After a two year battle, voters in a small city in Nebraska have decided that they will essentially make it impossible for paperless immigrants to live or work within city-limits. Under the harsh new law local businesses will be banned from hiring undocumented immigrants and landlords prohibited from renting to them.
The Fremont Tribune posted unofficial results from the Dodge County Clerk’s Office showing voters approved the measure 57 percent to 43 percent in the special election. With approximately 45 percent voters turnout, 3,906 ballots were cast in favor of the ordinance and 2,908 against.
Immediately, the ACLU of Nebraska announced it would file a suit against the law, saying it was un-American and unconstitutional.
In a striking difference from Arizona, which passed a controversial law targeting undocumented immigrants in late April, Fremont has a relatively small undocumented immigrant population: an estimated 2,000—about 10 percent of Fremont’s population. Yet they’ve set off a passionate battle that is dividing the city. In the past few weeks, vandalism and contentious arguments have been documented in local newspapers. Opponents of the law say it will spur discrimination and hurt the city economically. Supporters allege that immigrants are stealing jobs and causing crime to rise in the community of 25,000. Yet there is no data supporting those claims, and statistics show the perception of civil ills caused by undocumented immigrants is much greater than the reality.
In an interesting twist, Fremont has a low employment rate of just 4.9 percent, well under the national average of 9.7 percent, signaling that job competition probably is not the real motivation behind this law. Hispanic immigrants have been subject to racial slurs on the streets of Fremont, and some wonder if the law stems from discomfort about the changing face of a city that was once a mostly-white farming and railroad town.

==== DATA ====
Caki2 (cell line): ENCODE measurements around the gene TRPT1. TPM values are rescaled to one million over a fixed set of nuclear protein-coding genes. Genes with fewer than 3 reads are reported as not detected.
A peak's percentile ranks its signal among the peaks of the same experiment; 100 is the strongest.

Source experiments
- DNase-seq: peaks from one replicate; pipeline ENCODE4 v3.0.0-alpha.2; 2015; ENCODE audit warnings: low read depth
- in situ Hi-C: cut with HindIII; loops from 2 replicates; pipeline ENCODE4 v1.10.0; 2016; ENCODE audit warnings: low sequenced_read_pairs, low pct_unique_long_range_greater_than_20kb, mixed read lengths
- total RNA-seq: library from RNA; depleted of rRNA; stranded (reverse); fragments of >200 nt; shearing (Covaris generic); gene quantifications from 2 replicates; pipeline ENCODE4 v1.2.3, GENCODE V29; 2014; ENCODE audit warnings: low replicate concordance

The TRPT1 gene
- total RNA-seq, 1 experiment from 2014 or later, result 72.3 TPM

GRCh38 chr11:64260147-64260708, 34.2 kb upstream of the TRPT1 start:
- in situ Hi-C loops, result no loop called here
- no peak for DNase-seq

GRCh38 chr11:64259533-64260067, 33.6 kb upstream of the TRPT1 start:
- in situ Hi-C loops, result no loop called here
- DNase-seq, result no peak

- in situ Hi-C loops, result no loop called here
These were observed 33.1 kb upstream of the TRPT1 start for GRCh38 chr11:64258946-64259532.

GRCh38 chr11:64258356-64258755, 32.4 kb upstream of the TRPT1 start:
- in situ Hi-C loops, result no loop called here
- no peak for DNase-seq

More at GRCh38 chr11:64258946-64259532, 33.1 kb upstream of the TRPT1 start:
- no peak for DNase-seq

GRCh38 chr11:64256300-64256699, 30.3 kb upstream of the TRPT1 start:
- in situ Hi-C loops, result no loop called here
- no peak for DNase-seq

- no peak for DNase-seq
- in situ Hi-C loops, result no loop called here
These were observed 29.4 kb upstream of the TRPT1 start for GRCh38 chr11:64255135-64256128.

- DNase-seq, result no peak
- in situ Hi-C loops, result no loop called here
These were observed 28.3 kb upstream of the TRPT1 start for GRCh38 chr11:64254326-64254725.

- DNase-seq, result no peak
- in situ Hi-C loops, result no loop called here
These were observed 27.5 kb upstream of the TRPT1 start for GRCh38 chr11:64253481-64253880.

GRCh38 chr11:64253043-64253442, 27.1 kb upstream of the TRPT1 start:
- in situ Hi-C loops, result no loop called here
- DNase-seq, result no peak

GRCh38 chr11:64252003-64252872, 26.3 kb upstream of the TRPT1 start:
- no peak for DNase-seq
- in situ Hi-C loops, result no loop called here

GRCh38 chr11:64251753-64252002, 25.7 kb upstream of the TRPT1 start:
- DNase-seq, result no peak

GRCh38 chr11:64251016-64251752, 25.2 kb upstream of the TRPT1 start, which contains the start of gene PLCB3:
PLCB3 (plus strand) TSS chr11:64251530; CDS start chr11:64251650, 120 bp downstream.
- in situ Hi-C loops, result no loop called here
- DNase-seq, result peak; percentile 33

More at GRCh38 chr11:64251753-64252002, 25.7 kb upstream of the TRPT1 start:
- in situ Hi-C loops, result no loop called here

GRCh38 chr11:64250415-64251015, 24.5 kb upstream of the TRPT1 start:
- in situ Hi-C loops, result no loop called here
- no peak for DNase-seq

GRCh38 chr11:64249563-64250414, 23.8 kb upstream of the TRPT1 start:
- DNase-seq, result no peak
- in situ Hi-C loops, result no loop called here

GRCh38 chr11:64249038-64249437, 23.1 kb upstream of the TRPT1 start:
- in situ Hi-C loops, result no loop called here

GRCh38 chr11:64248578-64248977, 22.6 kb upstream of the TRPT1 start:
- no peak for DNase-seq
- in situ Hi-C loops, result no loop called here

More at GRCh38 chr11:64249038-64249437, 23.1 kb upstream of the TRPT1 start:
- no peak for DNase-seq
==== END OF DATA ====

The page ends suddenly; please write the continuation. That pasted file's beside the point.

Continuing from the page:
Voters had to respond Yes or No to the question below:
PROPOSED ORDINANCE NO. 5165
“Shall the City of Fremont, Nebraska, enact proposed Ordinance No. 5165, amending the Fremont Municipal Code to prohibit the harboring of illegal aliens or hiring of unauthorized aliens, providing definitions, making provision for occupancy licenses, providing judicial process, repealing conflicting provisions, and establishing an effective date for this ordinance?”
Kristin Ostrom, who opposes the measure, said that fear was motivating people in Fremont. “Fear is kind of guiding,” Ostrom told the Associated Press, adding that frustration about immigration issues nationwide has fanned the misconception that all Hispanic immigrants in Fremont are illegal.
In the absence of national immigration reform, many other states have introduced similar legislation to Arizona’s SB 1070. But Fremont’s case is somewhat unique, because the city’s local political leaders refused to approve the law, saying it would be too costly to pay for litigation. Subsequently, a group of residents forced it all the way up to the Nebraska Supreme Court, where they got approval to take the issue to voters in a referendum. Its an instance where citizens took immigration policy into their own hands, despite the fact that it virtually assures expensive legal challenges for stepping into the jurisdiction of the federal government. Recently, Secretary of State Hillary Clinton leaked that the Department of Justice will sue Arizona over SB 1070.
Tension rose in Fremont from the fact that immigrants have become a visible part of the workforce at local meatpacking plants. In March, immigration officials arrested 17 workers in an “enforcement action” at the Fremont beef plant. Under the new law, employers will be required to use the E-Verify system to determine the legal status of employees. But ironically, the meatpacking plants are outside the city limits and won’t be subject to the ordinance. Supporters say that doesn’t matter. “‘We have to start somewhere,’ John Wiegert, a resident, told The New York Times.
The Washington Post reports that city leaders say the ordinance will cost Fremont at least $1 million a year to implement and enforce, and they’ll have to raise taxes and cut services to pay for it.
“It’s the wrong solution,” said longtime resident Don Hinds, owner of a commercial investment business in the city. It would be a “tremendous burden on landlords, city officials and the police department.”
Despite the passage of Ordinance No. 5165, and potentially additional anti-undocumented immigrant legislation in other parts of the country, there are no signs from the Obama Administration or Congress that a comprehensive immigration bill will be considered this year. In the meantime, we’ll be seeing a lot of court battles.